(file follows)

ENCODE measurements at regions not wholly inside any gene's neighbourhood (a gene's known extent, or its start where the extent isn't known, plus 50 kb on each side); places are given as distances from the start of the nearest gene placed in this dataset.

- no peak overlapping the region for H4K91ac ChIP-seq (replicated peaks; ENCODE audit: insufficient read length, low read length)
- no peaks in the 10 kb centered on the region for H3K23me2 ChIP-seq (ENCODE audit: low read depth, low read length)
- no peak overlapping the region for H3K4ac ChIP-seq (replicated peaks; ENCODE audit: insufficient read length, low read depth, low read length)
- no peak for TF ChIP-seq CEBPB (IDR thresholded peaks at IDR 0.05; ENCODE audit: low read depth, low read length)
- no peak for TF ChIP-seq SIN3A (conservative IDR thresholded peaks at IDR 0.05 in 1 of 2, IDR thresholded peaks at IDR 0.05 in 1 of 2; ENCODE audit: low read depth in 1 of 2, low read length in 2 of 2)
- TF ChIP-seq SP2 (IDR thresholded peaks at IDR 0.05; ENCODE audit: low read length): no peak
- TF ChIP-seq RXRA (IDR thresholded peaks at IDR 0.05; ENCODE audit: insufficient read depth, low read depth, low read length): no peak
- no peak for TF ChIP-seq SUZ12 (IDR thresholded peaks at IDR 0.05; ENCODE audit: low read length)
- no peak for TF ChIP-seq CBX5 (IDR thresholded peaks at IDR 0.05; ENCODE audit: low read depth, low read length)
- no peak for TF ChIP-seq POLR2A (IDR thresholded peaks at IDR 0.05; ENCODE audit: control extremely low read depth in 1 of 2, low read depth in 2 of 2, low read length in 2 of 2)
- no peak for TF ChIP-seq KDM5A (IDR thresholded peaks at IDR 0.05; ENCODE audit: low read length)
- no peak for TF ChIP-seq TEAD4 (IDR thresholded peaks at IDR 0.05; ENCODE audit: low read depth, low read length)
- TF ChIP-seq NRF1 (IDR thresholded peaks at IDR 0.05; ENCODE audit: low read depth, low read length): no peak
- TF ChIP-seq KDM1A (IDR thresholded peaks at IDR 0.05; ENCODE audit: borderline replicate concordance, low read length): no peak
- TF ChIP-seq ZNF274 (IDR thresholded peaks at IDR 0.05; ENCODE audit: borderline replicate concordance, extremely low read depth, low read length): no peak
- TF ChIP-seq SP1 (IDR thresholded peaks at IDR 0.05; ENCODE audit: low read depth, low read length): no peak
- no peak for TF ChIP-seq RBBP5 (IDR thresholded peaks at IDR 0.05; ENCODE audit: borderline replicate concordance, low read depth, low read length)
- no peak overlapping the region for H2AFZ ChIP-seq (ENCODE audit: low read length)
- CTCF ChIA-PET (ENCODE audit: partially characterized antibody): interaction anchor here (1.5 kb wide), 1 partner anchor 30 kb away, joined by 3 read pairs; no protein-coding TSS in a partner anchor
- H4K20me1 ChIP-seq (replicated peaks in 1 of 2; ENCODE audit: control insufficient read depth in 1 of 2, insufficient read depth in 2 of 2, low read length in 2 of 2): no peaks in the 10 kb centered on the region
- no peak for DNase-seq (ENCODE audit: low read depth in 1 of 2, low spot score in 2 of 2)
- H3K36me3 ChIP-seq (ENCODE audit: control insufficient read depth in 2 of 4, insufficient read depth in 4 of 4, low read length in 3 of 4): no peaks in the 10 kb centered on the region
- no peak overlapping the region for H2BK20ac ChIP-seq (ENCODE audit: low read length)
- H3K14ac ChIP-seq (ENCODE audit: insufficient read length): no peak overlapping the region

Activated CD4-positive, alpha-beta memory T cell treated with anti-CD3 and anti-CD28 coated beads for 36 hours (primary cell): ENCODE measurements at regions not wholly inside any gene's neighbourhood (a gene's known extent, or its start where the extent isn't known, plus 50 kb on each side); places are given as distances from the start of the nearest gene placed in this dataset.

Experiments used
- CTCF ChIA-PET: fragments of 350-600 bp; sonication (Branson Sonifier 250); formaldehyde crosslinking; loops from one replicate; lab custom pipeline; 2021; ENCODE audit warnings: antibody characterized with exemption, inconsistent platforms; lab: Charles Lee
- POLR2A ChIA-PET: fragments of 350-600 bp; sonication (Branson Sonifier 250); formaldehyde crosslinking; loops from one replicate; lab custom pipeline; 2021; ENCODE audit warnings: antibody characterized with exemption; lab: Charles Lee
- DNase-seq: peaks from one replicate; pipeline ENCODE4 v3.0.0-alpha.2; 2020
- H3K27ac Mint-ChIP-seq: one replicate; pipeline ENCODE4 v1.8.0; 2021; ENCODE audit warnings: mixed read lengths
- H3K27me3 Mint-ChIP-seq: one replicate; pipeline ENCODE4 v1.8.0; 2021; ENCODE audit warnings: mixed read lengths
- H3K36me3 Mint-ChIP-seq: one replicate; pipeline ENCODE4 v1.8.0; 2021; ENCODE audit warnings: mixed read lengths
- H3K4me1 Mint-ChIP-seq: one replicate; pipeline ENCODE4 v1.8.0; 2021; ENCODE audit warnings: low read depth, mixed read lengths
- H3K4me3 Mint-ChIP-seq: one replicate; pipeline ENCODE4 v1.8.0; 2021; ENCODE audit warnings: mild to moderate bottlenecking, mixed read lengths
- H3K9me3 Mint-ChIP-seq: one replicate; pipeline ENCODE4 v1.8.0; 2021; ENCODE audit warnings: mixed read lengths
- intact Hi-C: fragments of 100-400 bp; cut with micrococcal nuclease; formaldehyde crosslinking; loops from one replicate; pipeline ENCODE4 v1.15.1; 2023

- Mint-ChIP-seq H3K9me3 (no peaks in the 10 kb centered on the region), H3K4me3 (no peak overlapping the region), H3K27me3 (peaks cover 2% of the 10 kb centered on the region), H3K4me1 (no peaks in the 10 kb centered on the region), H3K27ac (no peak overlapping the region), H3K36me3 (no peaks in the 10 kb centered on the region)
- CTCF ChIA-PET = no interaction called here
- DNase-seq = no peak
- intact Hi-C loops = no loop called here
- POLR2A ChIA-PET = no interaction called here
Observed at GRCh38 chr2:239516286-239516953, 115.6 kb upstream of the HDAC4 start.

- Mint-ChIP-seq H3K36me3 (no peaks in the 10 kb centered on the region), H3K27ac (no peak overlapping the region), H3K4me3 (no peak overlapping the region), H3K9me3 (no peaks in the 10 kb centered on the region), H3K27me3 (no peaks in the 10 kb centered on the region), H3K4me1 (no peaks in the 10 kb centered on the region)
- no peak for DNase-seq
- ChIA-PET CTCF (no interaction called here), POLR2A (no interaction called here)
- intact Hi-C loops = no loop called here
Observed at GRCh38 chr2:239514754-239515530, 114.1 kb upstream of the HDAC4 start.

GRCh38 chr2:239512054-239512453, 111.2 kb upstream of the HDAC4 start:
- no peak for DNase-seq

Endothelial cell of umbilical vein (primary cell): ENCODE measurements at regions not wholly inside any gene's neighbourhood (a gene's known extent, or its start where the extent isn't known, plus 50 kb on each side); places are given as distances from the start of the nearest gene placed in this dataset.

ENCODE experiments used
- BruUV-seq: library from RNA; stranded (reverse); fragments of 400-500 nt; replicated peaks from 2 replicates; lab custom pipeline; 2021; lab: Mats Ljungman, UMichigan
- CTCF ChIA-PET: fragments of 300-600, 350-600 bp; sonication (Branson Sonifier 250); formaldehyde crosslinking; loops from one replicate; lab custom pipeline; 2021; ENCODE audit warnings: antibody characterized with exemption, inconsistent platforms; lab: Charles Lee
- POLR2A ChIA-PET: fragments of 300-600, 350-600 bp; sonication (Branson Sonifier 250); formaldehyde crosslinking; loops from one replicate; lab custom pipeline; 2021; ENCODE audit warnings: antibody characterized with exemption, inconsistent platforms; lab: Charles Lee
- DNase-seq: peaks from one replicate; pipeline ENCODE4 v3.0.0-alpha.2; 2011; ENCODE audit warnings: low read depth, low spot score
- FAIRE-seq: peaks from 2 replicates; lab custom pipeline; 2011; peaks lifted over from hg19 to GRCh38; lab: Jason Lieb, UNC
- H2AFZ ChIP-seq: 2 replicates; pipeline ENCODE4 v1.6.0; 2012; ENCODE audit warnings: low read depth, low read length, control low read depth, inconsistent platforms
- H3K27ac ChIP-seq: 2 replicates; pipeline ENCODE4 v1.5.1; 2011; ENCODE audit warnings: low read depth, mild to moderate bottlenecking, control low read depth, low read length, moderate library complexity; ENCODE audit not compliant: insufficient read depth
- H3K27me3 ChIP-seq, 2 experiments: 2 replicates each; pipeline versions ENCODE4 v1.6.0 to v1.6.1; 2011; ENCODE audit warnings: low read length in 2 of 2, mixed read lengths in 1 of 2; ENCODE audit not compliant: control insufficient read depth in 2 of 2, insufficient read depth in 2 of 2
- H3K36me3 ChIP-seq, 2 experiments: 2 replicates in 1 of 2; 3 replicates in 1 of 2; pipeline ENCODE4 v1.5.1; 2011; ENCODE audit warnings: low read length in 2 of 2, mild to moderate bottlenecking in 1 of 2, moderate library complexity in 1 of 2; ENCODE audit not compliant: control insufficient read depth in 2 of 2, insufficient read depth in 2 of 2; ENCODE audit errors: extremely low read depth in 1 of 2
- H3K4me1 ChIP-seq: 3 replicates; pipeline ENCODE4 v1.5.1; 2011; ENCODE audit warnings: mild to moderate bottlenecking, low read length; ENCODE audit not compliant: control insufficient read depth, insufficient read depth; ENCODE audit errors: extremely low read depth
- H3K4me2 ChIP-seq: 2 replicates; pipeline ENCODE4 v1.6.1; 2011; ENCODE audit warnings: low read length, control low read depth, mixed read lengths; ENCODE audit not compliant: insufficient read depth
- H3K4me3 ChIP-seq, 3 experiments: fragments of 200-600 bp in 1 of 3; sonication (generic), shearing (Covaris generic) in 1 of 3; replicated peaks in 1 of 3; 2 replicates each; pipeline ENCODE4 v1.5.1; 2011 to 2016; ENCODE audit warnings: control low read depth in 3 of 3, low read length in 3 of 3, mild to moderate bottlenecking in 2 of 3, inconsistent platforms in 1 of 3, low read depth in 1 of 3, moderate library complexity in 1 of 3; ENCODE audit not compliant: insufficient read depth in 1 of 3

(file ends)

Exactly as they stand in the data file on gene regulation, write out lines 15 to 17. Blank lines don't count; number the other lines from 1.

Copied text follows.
- TF ChIP-seq KDM1A (IDR thresholded peaks at IDR 0.05; ENCODE audit: borderline replicate concordance, low read length): no peak
- TF ChIP-seq ZNF274 (IDR thresholded peaks at IDR 0.05; ENCODE audit: borderline replicate concordance, extremely low read depth, low read length): no peak
- TF ChIP-seq SP1 (IDR thresholded peaks at IDR 0.05; ENCODE audit: low read depth, low read length): no peak